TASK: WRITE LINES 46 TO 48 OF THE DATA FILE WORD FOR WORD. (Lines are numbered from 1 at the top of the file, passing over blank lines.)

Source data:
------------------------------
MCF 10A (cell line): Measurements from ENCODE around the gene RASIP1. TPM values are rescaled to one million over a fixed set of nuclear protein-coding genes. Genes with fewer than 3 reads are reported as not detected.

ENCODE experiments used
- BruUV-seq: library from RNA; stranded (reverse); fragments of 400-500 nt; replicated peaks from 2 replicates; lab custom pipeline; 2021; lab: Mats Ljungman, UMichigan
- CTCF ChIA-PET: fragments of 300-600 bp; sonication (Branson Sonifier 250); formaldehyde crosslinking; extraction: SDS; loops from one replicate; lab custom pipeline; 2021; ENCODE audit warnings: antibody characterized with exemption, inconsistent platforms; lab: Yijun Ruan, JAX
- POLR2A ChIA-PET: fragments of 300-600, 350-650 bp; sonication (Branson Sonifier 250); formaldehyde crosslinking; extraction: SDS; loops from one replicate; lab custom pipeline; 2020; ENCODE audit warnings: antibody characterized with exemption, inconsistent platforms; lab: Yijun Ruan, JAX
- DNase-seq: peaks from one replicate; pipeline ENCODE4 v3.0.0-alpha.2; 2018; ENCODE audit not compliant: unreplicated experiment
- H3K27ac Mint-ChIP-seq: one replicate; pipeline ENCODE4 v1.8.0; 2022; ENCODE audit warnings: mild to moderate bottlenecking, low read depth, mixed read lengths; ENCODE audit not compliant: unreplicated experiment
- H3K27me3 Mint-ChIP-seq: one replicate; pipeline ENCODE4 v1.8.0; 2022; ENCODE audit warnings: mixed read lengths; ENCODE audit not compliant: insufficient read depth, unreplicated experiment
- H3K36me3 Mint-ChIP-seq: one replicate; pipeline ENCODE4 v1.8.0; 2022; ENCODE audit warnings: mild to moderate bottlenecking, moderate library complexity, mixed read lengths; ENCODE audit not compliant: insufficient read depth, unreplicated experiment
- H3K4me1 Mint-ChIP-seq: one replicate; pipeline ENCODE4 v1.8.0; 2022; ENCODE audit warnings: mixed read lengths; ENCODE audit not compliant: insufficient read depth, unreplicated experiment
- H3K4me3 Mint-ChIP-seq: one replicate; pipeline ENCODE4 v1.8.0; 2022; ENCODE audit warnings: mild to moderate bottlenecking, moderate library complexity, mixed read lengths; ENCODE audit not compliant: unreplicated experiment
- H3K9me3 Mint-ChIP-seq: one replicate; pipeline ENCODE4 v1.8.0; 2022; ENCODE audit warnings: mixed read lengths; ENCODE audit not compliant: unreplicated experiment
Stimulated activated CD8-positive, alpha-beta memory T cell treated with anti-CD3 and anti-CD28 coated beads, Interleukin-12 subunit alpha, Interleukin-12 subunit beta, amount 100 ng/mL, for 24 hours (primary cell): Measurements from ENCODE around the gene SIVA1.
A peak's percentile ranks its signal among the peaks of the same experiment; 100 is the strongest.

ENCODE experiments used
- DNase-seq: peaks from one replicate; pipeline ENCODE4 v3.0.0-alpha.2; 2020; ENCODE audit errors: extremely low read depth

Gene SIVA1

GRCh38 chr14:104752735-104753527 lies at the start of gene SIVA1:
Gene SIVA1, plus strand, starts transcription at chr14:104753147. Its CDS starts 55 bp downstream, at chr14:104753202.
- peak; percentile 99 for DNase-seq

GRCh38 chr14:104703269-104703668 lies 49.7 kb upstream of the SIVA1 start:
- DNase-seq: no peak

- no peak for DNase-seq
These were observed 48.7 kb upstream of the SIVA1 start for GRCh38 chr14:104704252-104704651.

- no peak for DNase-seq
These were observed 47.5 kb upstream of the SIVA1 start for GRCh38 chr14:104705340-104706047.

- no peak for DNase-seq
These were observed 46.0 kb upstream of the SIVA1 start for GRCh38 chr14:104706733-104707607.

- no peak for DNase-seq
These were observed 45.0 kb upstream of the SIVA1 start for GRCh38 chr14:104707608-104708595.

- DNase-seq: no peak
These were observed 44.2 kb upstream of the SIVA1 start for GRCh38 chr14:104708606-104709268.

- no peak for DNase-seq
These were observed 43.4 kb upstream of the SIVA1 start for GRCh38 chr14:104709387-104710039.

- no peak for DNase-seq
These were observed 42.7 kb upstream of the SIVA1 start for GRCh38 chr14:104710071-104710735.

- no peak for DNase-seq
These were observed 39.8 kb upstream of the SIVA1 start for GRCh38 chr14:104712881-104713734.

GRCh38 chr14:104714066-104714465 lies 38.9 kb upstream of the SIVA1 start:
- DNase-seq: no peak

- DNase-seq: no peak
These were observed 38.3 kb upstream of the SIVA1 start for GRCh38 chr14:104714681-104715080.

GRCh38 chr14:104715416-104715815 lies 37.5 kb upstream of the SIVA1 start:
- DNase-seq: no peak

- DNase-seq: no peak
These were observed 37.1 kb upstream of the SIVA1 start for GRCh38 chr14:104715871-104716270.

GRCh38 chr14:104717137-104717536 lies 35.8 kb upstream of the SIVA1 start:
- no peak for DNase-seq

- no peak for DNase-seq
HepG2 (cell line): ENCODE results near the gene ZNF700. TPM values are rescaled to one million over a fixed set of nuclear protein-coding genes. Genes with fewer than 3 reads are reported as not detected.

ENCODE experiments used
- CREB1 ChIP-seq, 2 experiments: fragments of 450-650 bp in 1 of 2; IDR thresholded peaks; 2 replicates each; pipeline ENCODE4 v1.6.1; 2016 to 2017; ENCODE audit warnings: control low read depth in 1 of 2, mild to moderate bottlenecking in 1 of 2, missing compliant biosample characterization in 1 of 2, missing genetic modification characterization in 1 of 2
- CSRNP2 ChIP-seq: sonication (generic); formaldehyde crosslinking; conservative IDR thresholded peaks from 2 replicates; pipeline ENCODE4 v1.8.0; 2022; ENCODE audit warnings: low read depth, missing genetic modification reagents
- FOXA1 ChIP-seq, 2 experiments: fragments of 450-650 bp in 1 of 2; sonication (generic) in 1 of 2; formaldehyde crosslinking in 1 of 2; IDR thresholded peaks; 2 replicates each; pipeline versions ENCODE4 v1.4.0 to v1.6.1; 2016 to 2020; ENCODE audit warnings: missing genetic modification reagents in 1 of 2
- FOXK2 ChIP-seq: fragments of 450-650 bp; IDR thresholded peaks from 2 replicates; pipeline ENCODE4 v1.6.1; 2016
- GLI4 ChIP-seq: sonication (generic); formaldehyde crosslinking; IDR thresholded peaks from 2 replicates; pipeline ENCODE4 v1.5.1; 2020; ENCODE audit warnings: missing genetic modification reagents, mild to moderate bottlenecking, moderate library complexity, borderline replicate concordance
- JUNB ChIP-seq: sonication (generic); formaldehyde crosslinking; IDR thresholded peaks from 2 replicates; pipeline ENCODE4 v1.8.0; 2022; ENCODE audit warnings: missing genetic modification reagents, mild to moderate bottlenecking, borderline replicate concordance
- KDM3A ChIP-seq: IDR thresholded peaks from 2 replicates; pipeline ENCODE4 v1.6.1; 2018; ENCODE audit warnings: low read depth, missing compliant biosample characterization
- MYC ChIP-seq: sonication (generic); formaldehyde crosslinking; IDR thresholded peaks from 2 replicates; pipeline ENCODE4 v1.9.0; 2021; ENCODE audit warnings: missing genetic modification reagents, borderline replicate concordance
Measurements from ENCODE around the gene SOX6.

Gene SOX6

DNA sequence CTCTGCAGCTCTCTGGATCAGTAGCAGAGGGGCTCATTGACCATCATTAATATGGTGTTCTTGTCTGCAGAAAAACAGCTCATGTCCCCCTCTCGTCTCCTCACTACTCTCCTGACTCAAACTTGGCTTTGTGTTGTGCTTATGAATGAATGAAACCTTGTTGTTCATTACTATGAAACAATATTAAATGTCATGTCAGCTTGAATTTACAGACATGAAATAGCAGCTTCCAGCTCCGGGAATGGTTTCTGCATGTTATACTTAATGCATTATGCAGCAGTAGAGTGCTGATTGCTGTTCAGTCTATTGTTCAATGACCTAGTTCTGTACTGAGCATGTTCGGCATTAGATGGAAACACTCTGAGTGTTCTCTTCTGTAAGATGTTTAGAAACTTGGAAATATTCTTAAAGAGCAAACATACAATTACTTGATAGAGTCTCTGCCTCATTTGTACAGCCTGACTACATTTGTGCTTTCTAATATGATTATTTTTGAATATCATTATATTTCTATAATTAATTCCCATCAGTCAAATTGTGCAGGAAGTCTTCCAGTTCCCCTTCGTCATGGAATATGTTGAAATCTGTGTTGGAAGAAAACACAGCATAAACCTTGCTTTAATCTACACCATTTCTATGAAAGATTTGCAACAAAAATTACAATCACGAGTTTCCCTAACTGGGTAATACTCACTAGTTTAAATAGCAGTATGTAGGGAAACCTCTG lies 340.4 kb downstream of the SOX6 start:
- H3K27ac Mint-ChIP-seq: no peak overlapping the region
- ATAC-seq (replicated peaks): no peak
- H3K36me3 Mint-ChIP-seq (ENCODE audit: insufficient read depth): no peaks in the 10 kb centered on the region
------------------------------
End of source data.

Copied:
These were observed 37.1 kb upstream of the SIVA1 start for GRCh38 chr14:104715871-104716270.

GRCh38 chr14:104717137-104717536 lies 35.8 kb upstream of the SIVA1 start:
- no peak for DNase-seq